Senator DeMint said in a press release, “Americans have demanded a real fence to combat the very real problems of illegal immigration that have led to human trafficking, drug trafficking, kidnapping and violence on our border. Congress will never be able to achieve long-term reform to create a legal immigration system that works until we secure our borders. We’ve had rhetoric and promises for four years without results. It’s time we completed the fence and secured our borders to protect American citizens.”

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Money Bombs, politics and Senator DeMint

Looking to build on the Scott Brown (R-MASS) Conservative mania sweeping across the country, Senator Jim DeMint (R-SC) has dedicated a new political action committee to help lesser-known candidates.The Senate Conservatives Fund (SCF) is floating much needed finances to Conservative candidates in hotly contested primaries.

DeMint explains the SCF has made sure the “conservative voice” is heard within the Republican Party as well as around the nation. “What we are trying to do with the Senate Conservatives Fund with people like Marco Rubio, Pat Toomey in Pennsylvania, Chuck DeVore in California, and a number of others is to at least give Republicans an option of main stream conservative candidates in the primaries.”

A good example of this “mixing it up politics” is the Florida GOP primary where establishment guy Charlie Crist is facing a tightening race with young up-and-comer Marco Rubio.

“ is the money bomb we hope to drop on Marco Rubio. He’s a great young candidate in Florida running for the Senate against more of an establishment Republican. He believes in limited constitutional government and I think he is the new face of the Republican Party,” DeMint told Fox News. Rubio was able to surpass the $200,000 mark with a few hours to spare.

So far DeMint’s hard work has paid off as the South Carolina Conservative Senator reported more than $1.3 million in his SCF war chest. “I think Republicans are looking for a way to distinguish themselves from the old Republican,” DeMint admits. “The establishment Republicans that many think ran our party into a ditch with too much spending and tens of thousands of earmarks.”

DeMint’s new PAC has used direct mail solicitations and online tools to build a network of some 27,000 donors in 2009 and has an e-mail list of more than 100,000 contacts, according to a report from CQ Politics.
“We have a situation now where our e-mail list is bigger than a lot of newspaper circulations and we can get instant response like what we’re doing with the Rubio money bomb,” DeMint says. “So a lot of doors are open. It gives people voices who haven’t had voices in a while.”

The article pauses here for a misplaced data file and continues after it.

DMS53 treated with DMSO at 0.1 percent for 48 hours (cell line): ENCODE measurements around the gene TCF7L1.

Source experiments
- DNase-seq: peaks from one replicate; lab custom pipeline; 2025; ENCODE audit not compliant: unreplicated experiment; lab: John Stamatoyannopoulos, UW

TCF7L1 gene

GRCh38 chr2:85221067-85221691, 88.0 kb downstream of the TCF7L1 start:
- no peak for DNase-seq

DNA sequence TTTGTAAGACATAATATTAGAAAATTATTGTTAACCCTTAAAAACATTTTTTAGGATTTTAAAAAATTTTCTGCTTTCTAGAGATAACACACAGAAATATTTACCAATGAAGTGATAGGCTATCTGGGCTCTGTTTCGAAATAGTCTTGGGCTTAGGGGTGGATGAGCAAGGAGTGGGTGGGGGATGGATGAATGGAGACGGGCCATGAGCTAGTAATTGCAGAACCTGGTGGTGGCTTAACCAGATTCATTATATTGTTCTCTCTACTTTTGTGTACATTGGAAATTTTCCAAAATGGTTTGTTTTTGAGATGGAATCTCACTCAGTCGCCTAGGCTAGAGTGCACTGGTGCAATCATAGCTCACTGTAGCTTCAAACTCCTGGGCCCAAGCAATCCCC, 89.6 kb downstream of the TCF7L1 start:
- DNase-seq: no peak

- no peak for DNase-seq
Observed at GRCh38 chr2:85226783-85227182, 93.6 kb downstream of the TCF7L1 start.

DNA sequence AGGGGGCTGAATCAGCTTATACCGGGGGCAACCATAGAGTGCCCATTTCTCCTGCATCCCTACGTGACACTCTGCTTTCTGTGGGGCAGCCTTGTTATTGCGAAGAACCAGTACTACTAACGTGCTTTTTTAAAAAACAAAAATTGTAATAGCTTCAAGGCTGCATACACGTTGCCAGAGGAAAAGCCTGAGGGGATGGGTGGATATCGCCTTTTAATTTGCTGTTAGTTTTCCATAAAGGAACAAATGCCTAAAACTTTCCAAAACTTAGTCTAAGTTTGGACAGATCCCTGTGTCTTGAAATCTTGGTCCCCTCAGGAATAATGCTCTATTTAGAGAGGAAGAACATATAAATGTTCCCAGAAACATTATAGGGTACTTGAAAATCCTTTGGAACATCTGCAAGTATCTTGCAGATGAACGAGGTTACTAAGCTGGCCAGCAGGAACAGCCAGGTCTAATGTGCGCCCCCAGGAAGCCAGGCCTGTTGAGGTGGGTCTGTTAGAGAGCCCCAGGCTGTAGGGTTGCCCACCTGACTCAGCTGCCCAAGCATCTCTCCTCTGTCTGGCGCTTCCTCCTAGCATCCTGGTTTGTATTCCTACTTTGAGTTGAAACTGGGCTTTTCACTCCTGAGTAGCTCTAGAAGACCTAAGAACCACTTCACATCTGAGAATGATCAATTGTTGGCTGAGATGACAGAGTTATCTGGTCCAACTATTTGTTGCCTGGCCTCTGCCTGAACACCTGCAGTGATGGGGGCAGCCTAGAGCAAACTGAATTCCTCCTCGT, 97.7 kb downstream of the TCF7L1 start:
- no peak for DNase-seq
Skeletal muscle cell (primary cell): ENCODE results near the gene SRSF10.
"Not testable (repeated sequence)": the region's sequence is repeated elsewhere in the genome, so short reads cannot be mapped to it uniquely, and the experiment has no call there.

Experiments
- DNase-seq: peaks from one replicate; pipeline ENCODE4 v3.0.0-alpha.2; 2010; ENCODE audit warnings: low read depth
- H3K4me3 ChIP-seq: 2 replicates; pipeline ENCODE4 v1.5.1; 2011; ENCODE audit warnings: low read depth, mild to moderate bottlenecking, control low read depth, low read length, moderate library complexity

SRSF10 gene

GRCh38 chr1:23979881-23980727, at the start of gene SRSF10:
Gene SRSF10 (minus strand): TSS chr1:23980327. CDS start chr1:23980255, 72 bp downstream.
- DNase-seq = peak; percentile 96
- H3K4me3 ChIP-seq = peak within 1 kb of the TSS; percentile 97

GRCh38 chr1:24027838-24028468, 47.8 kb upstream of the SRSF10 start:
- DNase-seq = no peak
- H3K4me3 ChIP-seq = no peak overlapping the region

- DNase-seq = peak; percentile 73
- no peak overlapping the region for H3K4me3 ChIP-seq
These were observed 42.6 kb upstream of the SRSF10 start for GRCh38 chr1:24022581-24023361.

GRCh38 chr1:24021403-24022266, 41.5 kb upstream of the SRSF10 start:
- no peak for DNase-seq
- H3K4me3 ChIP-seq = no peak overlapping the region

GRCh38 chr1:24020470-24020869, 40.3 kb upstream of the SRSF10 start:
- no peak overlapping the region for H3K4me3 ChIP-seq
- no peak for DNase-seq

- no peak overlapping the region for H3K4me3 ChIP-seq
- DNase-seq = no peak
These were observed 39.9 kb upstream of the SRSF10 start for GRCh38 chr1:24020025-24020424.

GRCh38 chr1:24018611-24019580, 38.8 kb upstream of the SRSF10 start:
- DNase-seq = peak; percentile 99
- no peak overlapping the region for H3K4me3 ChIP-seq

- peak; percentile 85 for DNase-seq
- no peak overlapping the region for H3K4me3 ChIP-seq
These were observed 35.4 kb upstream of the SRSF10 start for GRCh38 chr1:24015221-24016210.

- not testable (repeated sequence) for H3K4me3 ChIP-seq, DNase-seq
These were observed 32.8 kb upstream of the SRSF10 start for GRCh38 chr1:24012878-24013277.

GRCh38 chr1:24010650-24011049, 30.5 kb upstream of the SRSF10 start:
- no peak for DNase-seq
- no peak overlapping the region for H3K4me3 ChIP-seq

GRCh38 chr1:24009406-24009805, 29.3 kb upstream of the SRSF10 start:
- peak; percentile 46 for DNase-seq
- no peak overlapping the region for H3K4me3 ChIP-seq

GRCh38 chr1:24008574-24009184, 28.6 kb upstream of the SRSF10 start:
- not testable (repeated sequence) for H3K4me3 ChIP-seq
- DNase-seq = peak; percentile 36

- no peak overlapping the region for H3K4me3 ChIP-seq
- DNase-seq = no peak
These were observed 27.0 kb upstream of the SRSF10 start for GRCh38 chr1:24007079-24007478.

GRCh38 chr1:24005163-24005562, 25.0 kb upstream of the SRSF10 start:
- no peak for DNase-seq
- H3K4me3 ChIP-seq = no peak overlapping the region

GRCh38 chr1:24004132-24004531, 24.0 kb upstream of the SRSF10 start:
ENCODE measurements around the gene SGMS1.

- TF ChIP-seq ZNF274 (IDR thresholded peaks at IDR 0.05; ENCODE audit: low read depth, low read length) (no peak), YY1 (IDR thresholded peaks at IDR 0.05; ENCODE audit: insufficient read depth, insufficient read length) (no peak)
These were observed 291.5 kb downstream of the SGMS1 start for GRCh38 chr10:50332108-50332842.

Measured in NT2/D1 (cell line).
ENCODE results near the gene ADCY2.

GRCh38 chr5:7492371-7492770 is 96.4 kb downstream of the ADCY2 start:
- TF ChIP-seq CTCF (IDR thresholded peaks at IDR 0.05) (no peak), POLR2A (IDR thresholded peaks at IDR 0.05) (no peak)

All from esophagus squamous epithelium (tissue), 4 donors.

The expansion of the Tea Party movement throughout urban and rural America has reestablished the desire for smaller government, less spending, reducing the debt and living within one’s means. “These are commonsense ideas and for any Republican to try to radicalize those ideas is a signal that we still have Republicans in name who just don’t get it,” DeMint said.

NRSC spokesman Brian Walsh said if DeMint or any other Senator or Congressman wants to help raise money for Republican candidates the NRSC views that as a good thing. The NRSC has taken in more than $40 million so far this year. “The bottom line is that at the end of the day we share the same goal of leveling the financial playing field with the Democrats next year,” Walsh said.

Back in ultra-liberal California, the GOP Senate primary is shaping up to be a real horse race. While Conservative DeVore doesn’t have large name recognition on his side, he has logged thousands of miles, hundreds of stops, possesses a Tea Party grassroots network and an ICaucus endorsement,it is well known these folks are more likely to vote in primaries.

“Whatever the polls say four months before the primary, the strength of the volunteers backing us, the lack of any skeletal remains in my closet are going to allow me to prevail in this primary and to ultimately vanquish Barbara Boxer,” DeVore said at the January meeting of the West Valley Republican Women Federated at a diner in San Jose.

“A sleeping giant has been awakened,” DeVore said. “Some of you (voters) are scared. Some of you are mad as heck, but times are different and we can win.”

A recent poll from Rasmussen Reports states 75 percent of Americans are somewhat/very angry while 19 percent are not very angry, this underscores the need for Conservative candidates to have a fair shot in the primaries, DeMint says..

This ground swell coupled with DeVore’s history as a Reagan foot solider makes the possibility of DeVore’s California dreaming tsunami to go all the way to D.C. in November a reality.

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Senator DeMint puts forth legislation to spread the wealth – term limits

In an effort to abolish gridlock in Washington D.C., Senator Jim DeMint-R SC hopes to enact the first new Constitutional Amendment in 17 years – term limits.

When one thinks of stalwart Senators, names like Kennedy, Byrd, and Specter come to mind. All these Senators have spent their entire working careers inside the Beltway. However, with a recession in full swing, congressional politics more partisan than ever, a couple Senators would like to shake things up a bit.